Credit: Courtesy

The 155-residential-unit mixed-use “SOMOfunk” project began its long journey through the city review process Monday, as the Santa Barbara Architectural Board of Review (ABR) took a first crack at the design, which would create a whole new look for an entire city block in the Funk Zone.

The project’s principal architect, Christine Pierron, from Santa Barbara–based Cearnal Collective, presented the project’s latest redesign, which drew from the Funk Zone’s industrial and artistic roots with a collection of buildings that resembled an old-school California industrial district reimagined as a modern urban housing and commercial center. The design itself is a departure from what the Funk Zone has become known for — artist studios, surf shops, and small businesses — but the promise of a large swath of much-needed housing in a city scrambling to meet housing quotas makes the project especially attractive to city planners.

In the weeks leading up to this first public hearing, the development has drawn criticism from locals whose concerns range from the size and scale of the project to its impact on the city’s water usage to the affordability and availability of the units to city residents. During Monday’s meeting, at least 20 community members spoke in opposition to the project, and the board received 164 written letters from the public on the issue.

“As more and more of the community learns about this development, we’ll only see these numbers continue to grow,” said Brittany Zajic, a member of the nonprofit group Keep the Funk, Inc., which has already garnered hundreds of supporters. “It’s hard for the ABR to ignore such a response from the impacted community.“ 

Board chair Kevin Moore reiterated that the ABR’s purview was limited during this first concept review but that the board would be able to receive comments on the aesthetics of the design, materials, and landscaping.

Funk Zone residents, regulars, business owners, and employees held back no punches during the lengthy public comment, pleading to the boardmembers to consider the “authenticity” of the neighborhood, which has collected organically over the past decade and more. At one point, a community member produced a portable speaker, using her time to lead the packed David Gebhard public meeting room in a dance party to the tune of Parliament Funkadelic’s “We Want the Funk.”

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The board itself was generally supportive of the proposal and agreed 5-1 to move the project forward to the city’s Planning Commission, ruling that it “provisionally met” the criteria for the city’s design guidelines. Boardmember Steve Nuhn, who is also an architect at Cearnal Collective, recused himself out of conflict of interest; Dennis Whelan voted against the motion, saying the size was not appropriate for the area and that he “didn’t think it was compatible” with the surrounding neighborhood.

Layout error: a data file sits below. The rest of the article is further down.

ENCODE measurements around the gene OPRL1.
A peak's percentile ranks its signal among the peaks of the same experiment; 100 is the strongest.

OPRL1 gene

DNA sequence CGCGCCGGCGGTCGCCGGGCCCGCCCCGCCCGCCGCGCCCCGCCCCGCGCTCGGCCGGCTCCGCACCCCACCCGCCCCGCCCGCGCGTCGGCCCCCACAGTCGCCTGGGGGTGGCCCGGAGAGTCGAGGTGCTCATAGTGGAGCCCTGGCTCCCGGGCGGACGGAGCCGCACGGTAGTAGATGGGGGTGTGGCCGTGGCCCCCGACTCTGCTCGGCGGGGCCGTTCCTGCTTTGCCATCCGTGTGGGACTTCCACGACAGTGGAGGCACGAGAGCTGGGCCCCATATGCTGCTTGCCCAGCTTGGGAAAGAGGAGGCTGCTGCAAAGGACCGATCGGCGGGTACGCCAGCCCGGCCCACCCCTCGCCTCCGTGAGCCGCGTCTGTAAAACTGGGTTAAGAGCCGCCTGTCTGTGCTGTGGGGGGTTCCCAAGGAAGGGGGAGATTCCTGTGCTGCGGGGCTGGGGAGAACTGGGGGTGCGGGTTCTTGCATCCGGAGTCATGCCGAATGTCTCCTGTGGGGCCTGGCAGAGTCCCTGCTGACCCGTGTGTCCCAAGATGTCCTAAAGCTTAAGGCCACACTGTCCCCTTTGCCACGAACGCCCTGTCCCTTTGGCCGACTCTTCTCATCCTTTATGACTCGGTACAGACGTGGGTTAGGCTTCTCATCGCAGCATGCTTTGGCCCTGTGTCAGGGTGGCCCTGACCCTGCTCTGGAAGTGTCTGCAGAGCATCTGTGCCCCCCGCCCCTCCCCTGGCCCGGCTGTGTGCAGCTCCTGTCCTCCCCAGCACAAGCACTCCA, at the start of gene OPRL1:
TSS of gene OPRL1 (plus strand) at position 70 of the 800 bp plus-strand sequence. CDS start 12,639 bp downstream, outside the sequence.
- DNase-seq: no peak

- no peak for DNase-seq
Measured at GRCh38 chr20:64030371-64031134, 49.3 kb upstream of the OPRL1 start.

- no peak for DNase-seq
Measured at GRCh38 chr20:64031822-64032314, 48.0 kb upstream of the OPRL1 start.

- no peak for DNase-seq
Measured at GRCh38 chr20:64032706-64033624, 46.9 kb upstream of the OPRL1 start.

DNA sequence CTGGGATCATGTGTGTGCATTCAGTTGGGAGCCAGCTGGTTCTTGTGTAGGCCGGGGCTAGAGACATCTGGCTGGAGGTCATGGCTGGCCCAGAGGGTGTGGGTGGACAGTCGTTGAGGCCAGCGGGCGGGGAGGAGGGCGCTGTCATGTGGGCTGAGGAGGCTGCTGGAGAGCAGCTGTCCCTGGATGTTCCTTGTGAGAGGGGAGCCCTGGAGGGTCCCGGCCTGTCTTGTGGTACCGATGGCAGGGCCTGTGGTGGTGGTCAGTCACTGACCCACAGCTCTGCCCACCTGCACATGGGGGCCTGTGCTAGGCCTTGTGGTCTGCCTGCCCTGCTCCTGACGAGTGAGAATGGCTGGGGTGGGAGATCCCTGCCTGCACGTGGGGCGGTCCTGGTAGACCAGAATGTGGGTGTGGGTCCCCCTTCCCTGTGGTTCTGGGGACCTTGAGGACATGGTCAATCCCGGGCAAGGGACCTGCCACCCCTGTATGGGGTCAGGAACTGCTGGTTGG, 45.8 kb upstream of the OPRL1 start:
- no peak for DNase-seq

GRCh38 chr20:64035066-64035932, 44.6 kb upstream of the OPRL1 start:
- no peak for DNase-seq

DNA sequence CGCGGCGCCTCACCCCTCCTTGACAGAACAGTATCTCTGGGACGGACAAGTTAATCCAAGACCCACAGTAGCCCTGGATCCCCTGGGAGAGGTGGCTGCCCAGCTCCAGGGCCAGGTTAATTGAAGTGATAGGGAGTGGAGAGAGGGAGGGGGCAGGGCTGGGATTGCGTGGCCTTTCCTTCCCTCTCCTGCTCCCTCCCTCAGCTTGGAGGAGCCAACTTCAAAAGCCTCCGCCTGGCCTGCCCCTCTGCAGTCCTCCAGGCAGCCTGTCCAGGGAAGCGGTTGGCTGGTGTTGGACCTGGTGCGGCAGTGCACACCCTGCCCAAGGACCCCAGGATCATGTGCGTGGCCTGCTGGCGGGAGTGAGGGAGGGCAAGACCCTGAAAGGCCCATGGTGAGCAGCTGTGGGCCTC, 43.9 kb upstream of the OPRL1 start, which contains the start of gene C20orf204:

The board left plenty of comments for the Planning Commission to work with, suggesting that planners rearrange the proposed 18,000 square feet of commercial space to foster more traffic to the courtyard “paseos” and public spaces inside. The bulk of the project’s height, the board agreed, was packed into the middle of the design, and there was eventually an agreement that public views were not affected because, technically, the city only considers views for “specific gathering” spaces, and the Funk Zone did not have parks or spaces that would be affected.

As the design is tweaked and makes its way through the eight-step review process — from application to ABR concept review, city staff review, Planning Commission for recommendations, City Council for approval, back to ABR for a project and final design approval, and finally building permit approval — there will surely be lengthy discussion on each of the concerns brought up by community members. But with the city in the midst of a housing crisis, the question will be whether the city can afford not to build a project of this size. And if the public outcry is too great, the question becomes whether there exists a large-scale project that the city’s residents would stand behind, and if so, what would that project look like?

Neil Dipaola, the developer behind SOMOfunk, and the rest of the ownership team are convinced that this project is exactly what the city needs. The project’s 38 affordable units amount to more than any other privately funded developments over the last 24 years, they say, and it drew support from the notoriously critical Housing Authority. The developers say they also intend to enforce a “locals priority” criteria for the 142 apartments and 13 condominiums in attempt to keep out-of-town applicants from using the units as short-term rentals. 

“It’s a very, very big project,” said boardmember Leon Olson. “However, to accomplish the housing that is desirable, size matters.”

Santa Barbara’s Planning Commission will take the next in-depth look at the project, though a date has not been set.

A three-minute virtual animation of the proposed design was shown at the Architectural Board of Review meeting on Monday, July 25 (from 2:33:00 to 2:35:40).

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